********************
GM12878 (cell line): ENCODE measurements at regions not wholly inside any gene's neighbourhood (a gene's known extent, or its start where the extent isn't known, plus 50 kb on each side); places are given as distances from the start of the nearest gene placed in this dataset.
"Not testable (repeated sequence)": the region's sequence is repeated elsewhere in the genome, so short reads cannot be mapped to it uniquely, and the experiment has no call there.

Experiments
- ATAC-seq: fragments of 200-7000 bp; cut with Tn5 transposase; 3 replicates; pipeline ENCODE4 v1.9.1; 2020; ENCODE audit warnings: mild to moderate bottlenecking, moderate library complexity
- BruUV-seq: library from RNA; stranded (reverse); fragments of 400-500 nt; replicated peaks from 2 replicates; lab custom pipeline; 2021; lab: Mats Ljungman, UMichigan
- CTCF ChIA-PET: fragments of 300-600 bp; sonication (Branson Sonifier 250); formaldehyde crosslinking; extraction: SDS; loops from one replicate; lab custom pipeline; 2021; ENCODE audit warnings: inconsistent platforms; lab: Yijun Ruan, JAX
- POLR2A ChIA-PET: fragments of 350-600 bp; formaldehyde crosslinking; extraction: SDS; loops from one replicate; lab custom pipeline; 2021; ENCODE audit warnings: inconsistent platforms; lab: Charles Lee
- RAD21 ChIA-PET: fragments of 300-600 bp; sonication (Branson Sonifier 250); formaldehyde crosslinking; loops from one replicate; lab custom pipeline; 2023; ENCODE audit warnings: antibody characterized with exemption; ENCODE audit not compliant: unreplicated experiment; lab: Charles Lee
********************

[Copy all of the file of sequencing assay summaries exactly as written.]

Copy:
GM12878 (cell line): ENCODE measurements at regions not wholly inside any gene's neighbourhood (a gene's known extent, or its start where the extent isn't known, plus 50 kb on each side); places are given as distances from the start of the nearest gene placed in this dataset.
"Not testable (repeated sequence)": the region's sequence is repeated elsewhere in the genome, so short reads cannot be mapped to it uniquely, and the experiment has no call there.

Experiments
- ATAC-seq: fragments of 200-7000 bp; cut with Tn5 transposase; 3 replicates; pipeline ENCODE4 v1.9.1; 2020; ENCODE audit warnings: mild to moderate bottlenecking, moderate library complexity
- BruUV-seq: library from RNA; stranded (reverse); fragments of 400-500 nt; replicated peaks from 2 replicates; lab custom pipeline; 2021; lab: Mats Ljungman, UMichigan
- CTCF ChIA-PET: fragments of 300-600 bp; sonication (Branson Sonifier 250); formaldehyde crosslinking; extraction: SDS; loops from one replicate; lab custom pipeline; 2021; ENCODE audit warnings: inconsistent platforms; lab: Yijun Ruan, JAX
- POLR2A ChIA-PET: fragments of 350-600 bp; formaldehyde crosslinking; extraction: SDS; loops from one replicate; lab custom pipeline; 2021; ENCODE audit warnings: inconsistent platforms; lab: Charles Lee
- RAD21 ChIA-PET: fragments of 300-600 bp; sonication (Branson Sonifier 250); formaldehyde crosslinking; loops from one replicate; lab custom pipeline; 2023; ENCODE audit warnings: antibody characterized with exemption; ENCODE audit not compliant: unreplicated experiment; lab: Charles Lee